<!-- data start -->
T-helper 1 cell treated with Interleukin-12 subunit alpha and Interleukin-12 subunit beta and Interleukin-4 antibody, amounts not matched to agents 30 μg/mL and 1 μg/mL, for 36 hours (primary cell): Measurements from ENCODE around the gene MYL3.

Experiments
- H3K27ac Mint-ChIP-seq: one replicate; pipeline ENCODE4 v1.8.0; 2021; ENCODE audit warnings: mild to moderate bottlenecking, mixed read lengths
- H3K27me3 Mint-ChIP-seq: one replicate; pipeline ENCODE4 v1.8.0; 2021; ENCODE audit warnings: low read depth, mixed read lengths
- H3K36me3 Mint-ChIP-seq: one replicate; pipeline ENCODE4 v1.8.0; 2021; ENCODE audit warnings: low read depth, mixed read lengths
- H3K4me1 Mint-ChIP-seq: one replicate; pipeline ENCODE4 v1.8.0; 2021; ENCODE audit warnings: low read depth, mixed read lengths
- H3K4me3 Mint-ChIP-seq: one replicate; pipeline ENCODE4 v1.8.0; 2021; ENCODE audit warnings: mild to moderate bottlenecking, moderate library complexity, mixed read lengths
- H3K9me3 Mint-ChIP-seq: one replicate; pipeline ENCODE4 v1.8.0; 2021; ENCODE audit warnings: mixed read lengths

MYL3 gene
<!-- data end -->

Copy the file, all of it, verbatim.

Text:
T-helper 1 cell treated with Interleukin-12 subunit alpha and Interleukin-12 subunit beta and Interleukin-4 antibody, amounts not matched to agents 30 μg/mL and 1 μg/mL, for 36 hours (primary cell): Measurements from ENCODE around the gene MYL3.

Experiments
- H3K27ac Mint-ChIP-seq: one replicate; pipeline ENCODE4 v1.8.0; 2021; ENCODE audit warnings: mild to moderate bottlenecking, mixed read lengths
- H3K27me3 Mint-ChIP-seq: one replicate; pipeline ENCODE4 v1.8.0; 2021; ENCODE audit warnings: low read depth, mixed read lengths
- H3K36me3 Mint-ChIP-seq: one replicate; pipeline ENCODE4 v1.8.0; 2021; ENCODE audit warnings: low read depth, mixed read lengths
- H3K4me1 Mint-ChIP-seq: one replicate; pipeline ENCODE4 v1.8.0; 2021; ENCODE audit warnings: low read depth, mixed read lengths
- H3K4me3 Mint-ChIP-seq: one replicate; pipeline ENCODE4 v1.8.0; 2021; ENCODE audit warnings: mild to moderate bottlenecking, moderate library complexity, mixed read lengths
- H3K9me3 Mint-ChIP-seq: one replicate; pipeline ENCODE4 v1.8.0; 2021; ENCODE audit warnings: mixed read lengths

MYL3 gene